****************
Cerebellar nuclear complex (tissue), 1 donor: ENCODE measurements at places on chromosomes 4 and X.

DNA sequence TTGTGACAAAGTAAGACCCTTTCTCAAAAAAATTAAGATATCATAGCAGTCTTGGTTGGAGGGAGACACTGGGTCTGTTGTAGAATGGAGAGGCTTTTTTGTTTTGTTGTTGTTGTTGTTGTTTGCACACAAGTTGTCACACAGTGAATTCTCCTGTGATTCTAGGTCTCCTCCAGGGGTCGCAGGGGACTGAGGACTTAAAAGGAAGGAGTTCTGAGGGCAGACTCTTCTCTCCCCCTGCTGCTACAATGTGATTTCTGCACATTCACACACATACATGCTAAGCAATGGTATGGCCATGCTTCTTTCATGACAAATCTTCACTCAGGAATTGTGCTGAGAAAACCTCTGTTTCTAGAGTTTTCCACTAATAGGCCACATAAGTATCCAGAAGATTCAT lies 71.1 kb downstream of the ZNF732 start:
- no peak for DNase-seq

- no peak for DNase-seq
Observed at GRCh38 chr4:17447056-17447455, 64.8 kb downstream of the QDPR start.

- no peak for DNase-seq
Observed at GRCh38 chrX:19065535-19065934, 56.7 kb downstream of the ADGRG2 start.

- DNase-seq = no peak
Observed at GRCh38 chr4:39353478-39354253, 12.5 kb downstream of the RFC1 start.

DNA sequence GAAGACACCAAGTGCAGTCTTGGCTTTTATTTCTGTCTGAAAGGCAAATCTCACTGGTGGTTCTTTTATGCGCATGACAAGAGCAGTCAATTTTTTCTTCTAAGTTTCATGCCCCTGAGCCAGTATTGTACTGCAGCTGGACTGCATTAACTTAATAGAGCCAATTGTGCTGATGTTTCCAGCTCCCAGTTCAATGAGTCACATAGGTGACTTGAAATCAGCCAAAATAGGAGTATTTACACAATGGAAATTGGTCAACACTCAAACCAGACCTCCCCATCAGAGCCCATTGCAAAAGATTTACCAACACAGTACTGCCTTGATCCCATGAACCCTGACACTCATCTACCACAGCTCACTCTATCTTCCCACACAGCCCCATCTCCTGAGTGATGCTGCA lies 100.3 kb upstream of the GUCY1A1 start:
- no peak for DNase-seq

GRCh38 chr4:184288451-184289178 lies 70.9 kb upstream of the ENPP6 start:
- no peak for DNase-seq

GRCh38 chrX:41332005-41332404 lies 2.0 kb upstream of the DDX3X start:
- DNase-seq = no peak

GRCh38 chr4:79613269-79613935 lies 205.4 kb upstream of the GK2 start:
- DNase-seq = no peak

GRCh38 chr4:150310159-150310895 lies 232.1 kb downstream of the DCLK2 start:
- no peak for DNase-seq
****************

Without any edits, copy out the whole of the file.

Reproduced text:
Cerebellar nuclear complex (tissue), 1 donor: ENCODE measurements at places on chromosomes 4 and X.

DNA sequence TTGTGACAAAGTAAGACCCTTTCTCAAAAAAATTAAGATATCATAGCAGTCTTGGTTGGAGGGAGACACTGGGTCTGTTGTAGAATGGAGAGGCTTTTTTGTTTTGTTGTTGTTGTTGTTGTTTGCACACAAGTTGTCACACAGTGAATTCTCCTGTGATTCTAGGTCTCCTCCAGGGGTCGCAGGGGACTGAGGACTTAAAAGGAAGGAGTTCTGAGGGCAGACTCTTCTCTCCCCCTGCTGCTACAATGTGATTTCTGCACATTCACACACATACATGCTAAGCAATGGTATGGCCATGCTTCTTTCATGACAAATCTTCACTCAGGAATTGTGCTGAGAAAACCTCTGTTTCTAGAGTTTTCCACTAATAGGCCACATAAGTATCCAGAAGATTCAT lies 71.1 kb downstream of the ZNF732 start:
- no peak for DNase-seq

- no peak for DNase-seq
Observed at GRCh38 chr4:17447056-17447455, 64.8 kb downstream of the QDPR start.

- no peak for DNase-seq
Observed at GRCh38 chrX:19065535-19065934, 56.7 kb downstream of the ADGRG2 start.

- DNase-seq = no peak
Observed at GRCh38 chr4:39353478-39354253, 12.5 kb downstream of the RFC1 start.

DNA sequence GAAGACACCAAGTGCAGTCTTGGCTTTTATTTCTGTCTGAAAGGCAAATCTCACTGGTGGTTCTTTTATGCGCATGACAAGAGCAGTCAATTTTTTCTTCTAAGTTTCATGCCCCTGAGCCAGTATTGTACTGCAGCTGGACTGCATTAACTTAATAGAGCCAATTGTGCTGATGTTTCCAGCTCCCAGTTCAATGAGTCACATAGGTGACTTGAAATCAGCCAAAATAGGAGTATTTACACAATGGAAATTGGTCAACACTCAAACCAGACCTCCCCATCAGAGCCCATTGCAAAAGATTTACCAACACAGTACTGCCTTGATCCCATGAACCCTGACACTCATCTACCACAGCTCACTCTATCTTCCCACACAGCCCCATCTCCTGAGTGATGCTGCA lies 100.3 kb upstream of the GUCY1A1 start:
- no peak for DNase-seq

GRCh38 chr4:184288451-184289178 lies 70.9 kb upstream of the ENPP6 start:
- no peak for DNase-seq

GRCh38 chrX:41332005-41332404 lies 2.0 kb upstream of the DDX3X start:
- DNase-seq = no peak

GRCh38 chr4:79613269-79613935 lies 205.4 kb upstream of the GK2 start:
- DNase-seq = no peak

GRCh38 chr4:150310159-150310895 lies 232.1 kb downstream of the DCLK2 start:
- no peak for DNase-seq